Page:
GOP state Rep. Phil Hinkle’s hotel-room encounter with an 18-year-old boy seeking a “sugga daddy” is a recent, sad example of a common tale.
Since at least the mid-1960s, when U.S. House Ways and Means Committee Chairman Wilbur Mills was drunk at the Tidal Basin with stripper Fanny Foxe aka The Argentine Firecracker, such stories emerge with some frequency. Hinkle’s resembles that of Rep. Bob Bauman, R-Md., whose promising career ended in 1980 after he solicited a 16-year-old male prostitute.
In many ways, there’s no pattern. Protagonists are Republican and Democrat, straight and gay. Subsequent political fates vary unpredictably.
In 1983, for example, Reps. Dan Crane, R-Ill., and Gerry Studds, D-Mass., were censured for consensual sex with 17-year-old congressional pages. Crane’s encounters with a teenage girl led to his 1984 defeat. Studds, on disclosure of his relations with a teenage boy, announced he was gay and was re-elected until his 1997 retirement.
After his 2007 arrest for soliciting an undercover cop in an airport men’s room, Sen. Larry Craig, R-Idaho, hung on until the end of his term but then left.
In our state, U.S. Rep. Dan Burton, a Republican, has been re-elected repeatedly since his 1998 revelation of fathering an illegitimate child. Last year, U.S. Rep. Mark Souder, a Republican, resigned immediately on confessing an affair with a part-time staffer.
This June, Rep. Anthony Weiner, D-N.Y., whose “sexting” was more frequent, explicit and (there’s no other word for it) creepy, fiercely fought resignation till yielding at last to party pressure.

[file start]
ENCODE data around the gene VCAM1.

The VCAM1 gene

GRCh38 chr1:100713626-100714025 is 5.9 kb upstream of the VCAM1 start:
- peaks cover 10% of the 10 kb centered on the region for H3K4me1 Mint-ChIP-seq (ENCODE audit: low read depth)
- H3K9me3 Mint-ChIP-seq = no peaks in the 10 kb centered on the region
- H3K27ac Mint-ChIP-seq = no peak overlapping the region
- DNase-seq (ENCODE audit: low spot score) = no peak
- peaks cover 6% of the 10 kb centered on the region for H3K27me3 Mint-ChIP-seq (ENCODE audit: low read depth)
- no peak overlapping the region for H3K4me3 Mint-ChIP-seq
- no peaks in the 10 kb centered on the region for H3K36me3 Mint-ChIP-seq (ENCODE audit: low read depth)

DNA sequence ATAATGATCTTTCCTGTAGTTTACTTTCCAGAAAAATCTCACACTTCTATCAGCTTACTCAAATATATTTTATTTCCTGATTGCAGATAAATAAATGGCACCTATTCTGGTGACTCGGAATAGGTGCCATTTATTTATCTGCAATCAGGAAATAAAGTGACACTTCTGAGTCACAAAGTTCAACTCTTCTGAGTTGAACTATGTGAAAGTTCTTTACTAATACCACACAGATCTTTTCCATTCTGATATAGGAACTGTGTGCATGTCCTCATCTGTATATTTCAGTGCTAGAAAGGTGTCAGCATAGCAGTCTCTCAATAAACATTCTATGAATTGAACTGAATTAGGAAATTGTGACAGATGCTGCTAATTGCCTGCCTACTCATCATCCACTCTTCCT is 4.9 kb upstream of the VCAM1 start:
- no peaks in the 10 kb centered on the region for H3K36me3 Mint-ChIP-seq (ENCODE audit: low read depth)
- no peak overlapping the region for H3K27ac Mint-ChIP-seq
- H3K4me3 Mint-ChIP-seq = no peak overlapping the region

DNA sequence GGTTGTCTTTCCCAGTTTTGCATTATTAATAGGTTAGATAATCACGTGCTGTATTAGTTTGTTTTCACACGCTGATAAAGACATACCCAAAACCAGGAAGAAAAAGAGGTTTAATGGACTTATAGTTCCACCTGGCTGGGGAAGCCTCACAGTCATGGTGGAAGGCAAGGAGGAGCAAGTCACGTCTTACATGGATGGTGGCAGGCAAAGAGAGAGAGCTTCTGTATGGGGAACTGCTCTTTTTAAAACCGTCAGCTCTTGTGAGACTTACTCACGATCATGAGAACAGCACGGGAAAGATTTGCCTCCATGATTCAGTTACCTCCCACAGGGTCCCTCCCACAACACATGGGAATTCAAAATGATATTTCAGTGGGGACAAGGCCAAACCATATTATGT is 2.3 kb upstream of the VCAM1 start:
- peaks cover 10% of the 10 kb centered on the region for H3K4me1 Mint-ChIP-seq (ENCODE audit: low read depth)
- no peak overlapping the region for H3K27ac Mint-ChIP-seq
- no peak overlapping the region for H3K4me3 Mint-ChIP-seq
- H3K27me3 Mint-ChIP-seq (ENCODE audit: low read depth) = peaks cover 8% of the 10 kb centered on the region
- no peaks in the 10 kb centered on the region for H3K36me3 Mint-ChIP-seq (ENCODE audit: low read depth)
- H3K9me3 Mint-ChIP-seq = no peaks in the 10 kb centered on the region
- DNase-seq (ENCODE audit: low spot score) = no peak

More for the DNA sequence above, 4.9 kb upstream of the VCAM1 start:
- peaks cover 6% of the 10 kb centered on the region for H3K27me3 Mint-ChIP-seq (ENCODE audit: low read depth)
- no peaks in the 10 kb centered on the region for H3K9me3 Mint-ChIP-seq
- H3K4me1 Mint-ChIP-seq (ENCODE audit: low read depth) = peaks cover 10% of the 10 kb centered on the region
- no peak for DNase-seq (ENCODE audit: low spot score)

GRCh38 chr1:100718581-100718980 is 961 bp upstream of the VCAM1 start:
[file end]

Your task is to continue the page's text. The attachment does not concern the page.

Champion survivor is Rep. Barney Frank, D-Mass., whose relationship with a male pimp and prostitute came out in 1989. Frank fixed over 30 parking tickets for his partner, who ran a prostitution ring out of the congressman’s apartment until Frank ended the affair. Though censured (and urged to resign by the liberal Boston Globe), Frank won in 1990 and became one of the House’s most powerful Democrats.
For all their variety, these and dozens of other stories share a common theme: A male politician risks his career for reckless sexual conduct. Why?
The Indianapolis Star’s Matt Tully, in thoughtful columns on the Hinkle story, quotes him as responding, “I honestly don’t know” to the question, “What were you thinking?”
My late father would have told him, bluntly but not unkindly, “You weren’t.” My dad, while never crude, warned that men at certain times had no brains and no conscience. Many of the male species have moments when they seem determined to prove the point through their own foolishness.
A half-century into the “sexual revolution” launched in the 1960s, we remain self-congratulatory on our superior “openness” and “honesty” about sex compared with those who came before. Maybe we sold our predecessors short.
Earlier generations understood human sexuality as well or better than we do. They were unquestionably more aware and insightful and realistic about its power over human conduct. They understood human nature is weak, and that—in the sexual realm as others—self-discipline needs societal reinforcements in the battle against indulgent, self-destructive behavior.
Those reinforcements, including public embarrassment and social disapproval, have weakened but not disappeared. They need strengthening. If we want fewer Phil Hinkle stories, then “not resigning” should not be an option.
None of this is about personal condemnation. My few interactions with Hinkle have been good, involving his asking for help for others. I pray for him and his family. My own mistakes have been plentiful. And another of my father’s lessons, oft repeated, began, “There but for the grace of God go I.”•
Rusthoven, an Indianapolis attorney and graduate of Harvard College and Harvard Law School, was associate counsel to President Reagan.